Incredible Historic Dental Facts You Need to Know
If you regularly read this blog, you understand our commitment to sharing great information about your dental health and overall dental care. There is nothing more important to me than educating my patients and using the latest tools to treat their dental problems. In order to appreciate the latest technology, it’s important to look back at how far dentistry has evolved over the years — centuries even.
Today I want to share some interesting dental facts that have paved the way for the modern treatment we have in my St. John and Valparaiso dental offices.
Dental implants were discovered by mistake. When the Swedish researcher Per-Ingvar Brånemark discovered that titanium naturally fuses with bone, he wasn’t researching dental implants. He made the discovery while studying blood flow in rabbits after he implanted a titanium chamber in a rabbit’s bone and found that the chamber had merged with the rabbit’s bone. This process became known as osseointegration, and Brånemark soon began using the concept for dental implants.
George Washington never had wooden teeth. George Washington was known for his poor dental health. In fact, it’s written that George Washington only had one remaining tooth by the time he was inaugurated as president. Washington did have dentures. This much we know. One pair was noted to be made from Hippopotamus tusk. Historians know this because they found the actual invoice sheet.
Root Canal myth started in the 1920s. I know many things I still enjoy that were established in the 1920s, but this myth isn’t one of them. This myth was created by Dr. Weston Price and has been disproved many times over. Dr. Price alleged that root canals can cause illnesses or infection elsewhere in the body. There is currently no scientific evidence that root canals are harmful to your body. In fact, the root canal remains the best way to restore an abscessed tooth or to save an infected tooth from extraction.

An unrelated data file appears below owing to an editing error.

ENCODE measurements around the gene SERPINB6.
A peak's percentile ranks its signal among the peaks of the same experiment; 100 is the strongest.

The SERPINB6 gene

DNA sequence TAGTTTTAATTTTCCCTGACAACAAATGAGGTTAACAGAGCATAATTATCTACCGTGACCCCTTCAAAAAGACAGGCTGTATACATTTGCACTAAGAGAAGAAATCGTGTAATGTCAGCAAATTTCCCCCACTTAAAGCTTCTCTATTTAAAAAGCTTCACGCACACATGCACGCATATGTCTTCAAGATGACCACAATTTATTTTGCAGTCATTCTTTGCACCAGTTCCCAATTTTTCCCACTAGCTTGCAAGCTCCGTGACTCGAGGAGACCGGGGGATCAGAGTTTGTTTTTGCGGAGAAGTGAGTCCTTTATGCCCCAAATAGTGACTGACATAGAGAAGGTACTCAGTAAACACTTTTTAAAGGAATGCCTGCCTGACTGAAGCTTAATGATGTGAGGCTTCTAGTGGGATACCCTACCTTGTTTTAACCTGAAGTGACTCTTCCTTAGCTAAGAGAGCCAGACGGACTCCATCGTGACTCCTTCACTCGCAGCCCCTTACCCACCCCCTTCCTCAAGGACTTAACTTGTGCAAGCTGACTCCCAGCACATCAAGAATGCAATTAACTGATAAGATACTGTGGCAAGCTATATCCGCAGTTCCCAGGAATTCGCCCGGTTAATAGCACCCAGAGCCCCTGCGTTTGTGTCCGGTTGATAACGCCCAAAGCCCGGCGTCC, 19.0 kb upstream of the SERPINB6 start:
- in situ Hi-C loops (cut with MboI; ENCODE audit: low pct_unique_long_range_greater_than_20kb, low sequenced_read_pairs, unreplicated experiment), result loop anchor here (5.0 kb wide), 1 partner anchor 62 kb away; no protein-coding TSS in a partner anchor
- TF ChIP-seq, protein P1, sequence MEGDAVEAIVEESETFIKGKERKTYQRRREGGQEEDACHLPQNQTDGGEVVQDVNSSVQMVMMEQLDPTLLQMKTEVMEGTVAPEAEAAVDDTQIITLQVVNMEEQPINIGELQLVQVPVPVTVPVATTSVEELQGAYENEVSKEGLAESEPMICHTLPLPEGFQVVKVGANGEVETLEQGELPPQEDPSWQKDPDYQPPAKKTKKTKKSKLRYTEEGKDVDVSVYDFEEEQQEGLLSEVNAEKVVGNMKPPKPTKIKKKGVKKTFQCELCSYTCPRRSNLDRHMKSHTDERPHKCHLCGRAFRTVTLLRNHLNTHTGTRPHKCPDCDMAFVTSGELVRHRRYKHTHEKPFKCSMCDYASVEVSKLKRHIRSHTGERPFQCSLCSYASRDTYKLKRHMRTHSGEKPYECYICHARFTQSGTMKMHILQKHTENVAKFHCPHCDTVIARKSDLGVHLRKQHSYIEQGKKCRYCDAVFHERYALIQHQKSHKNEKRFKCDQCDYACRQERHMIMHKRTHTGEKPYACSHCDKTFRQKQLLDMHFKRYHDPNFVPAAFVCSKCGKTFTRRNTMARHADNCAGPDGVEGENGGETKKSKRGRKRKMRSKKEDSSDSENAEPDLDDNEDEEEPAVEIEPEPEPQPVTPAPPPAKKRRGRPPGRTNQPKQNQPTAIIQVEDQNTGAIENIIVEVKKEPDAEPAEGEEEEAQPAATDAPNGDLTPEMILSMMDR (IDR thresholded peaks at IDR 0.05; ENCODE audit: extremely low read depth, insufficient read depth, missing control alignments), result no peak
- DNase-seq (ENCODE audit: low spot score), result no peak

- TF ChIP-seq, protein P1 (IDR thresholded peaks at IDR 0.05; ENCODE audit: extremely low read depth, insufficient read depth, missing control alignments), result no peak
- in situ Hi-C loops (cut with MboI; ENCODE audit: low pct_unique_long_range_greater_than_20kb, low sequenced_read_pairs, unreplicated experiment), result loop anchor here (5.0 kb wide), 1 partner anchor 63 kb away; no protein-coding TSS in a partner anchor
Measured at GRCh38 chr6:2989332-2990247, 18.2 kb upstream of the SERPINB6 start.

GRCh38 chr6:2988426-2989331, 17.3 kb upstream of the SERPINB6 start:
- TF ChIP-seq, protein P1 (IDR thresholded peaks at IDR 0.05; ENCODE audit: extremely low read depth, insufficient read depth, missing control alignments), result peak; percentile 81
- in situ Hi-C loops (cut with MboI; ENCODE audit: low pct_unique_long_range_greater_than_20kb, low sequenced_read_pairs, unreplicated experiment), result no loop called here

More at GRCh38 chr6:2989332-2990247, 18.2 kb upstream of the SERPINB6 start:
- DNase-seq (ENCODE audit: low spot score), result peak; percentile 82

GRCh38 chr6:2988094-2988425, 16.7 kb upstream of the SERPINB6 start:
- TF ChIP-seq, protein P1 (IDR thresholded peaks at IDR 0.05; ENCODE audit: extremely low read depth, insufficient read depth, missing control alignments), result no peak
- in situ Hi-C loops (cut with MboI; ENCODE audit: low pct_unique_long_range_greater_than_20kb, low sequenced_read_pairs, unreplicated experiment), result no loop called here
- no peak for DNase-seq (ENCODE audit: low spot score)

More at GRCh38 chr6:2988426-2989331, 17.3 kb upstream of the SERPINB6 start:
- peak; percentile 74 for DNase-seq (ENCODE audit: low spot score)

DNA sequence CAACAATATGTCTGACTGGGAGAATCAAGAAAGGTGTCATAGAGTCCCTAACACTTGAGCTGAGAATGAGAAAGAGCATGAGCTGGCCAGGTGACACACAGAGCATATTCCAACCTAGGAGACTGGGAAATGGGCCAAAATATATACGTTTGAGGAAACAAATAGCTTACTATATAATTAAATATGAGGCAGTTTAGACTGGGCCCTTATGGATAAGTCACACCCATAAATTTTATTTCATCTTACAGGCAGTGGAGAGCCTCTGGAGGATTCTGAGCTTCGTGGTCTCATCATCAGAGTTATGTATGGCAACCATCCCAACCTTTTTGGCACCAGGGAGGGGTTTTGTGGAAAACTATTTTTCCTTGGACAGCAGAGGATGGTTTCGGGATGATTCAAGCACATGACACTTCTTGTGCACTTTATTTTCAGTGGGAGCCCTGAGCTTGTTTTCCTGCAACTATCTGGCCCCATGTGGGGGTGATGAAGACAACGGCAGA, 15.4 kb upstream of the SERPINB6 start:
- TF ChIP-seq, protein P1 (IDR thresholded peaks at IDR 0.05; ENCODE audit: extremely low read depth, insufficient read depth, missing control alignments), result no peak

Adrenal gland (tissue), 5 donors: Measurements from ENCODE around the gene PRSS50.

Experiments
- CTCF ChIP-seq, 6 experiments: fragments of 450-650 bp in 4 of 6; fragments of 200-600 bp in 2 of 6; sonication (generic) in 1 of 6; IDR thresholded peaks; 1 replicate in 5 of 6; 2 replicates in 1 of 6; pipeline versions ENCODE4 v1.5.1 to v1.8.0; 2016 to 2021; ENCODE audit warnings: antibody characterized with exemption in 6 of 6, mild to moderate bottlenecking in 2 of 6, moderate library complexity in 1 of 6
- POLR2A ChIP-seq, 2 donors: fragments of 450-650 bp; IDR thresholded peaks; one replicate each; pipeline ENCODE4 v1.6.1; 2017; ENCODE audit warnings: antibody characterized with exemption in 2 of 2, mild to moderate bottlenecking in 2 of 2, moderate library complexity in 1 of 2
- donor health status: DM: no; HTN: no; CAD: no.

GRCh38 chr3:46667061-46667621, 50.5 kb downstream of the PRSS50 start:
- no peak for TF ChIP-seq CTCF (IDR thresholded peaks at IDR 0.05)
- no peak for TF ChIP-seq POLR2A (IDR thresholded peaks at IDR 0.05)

Dental cavities soared when cola was introduced to the American public. Americans love their soda, which was widely distributed for the first time in the late 1800s. Not surprisingly, when soda was first introduced, people’s teeth paid the price — and continue to pay the price. I’m like most dentists who warns patients about the dangers of soft drinks. A study in 2004 proved that non-cola beverages — Sprite, 7 Up, Sierra Mist — were more than to cause tooth decay than cola beverages — Coca Cola, Dr. Pepper, or Pepsi. The reason is that non-cola beverages traditionally have more citric acid — major cause of enamel erosion — than cola beverages.
Most dentists no longer use novocaine. Dentists began using novocaine to numb the area that needed to be restored in the early 1900s. Before novocaine, dentists regularly used liquid cocaine, which was discovered to be highly addicted. The use of novocaine was later reduced because many patients were allergic to the medicine. Today, dentists more commonly use lidocaine or a local anesthetic.
Dental floss was used during a jail break. A man in West Virginia once escaped from jail using a rope he braided out of dental floss. That’s certainly one way to use dental floss, though we don’t recommend this — the man was later caught and sentenced to more time in prison. The preferred use of floss is for your teeth. About 35 percent of your tooth is below the gumline, and the best way to clean that area is with dental floss.
These are some of my favorite dental facts. I hope they have help you see the modern age of dentistry a little differently. If you have questions for us or need to 219-322-9920 or the Valparaiso office at 219-462-1970.
Creating Smiles, PC, located in St. John and Valparaiso, Indiana, offers everything you need for a healthy smile and a healthier life. Dr. Kapers and his team can take the anxiety and uncertainty out of dental visits with sedation dentistry, and we're the premier provider of dental implants in the region.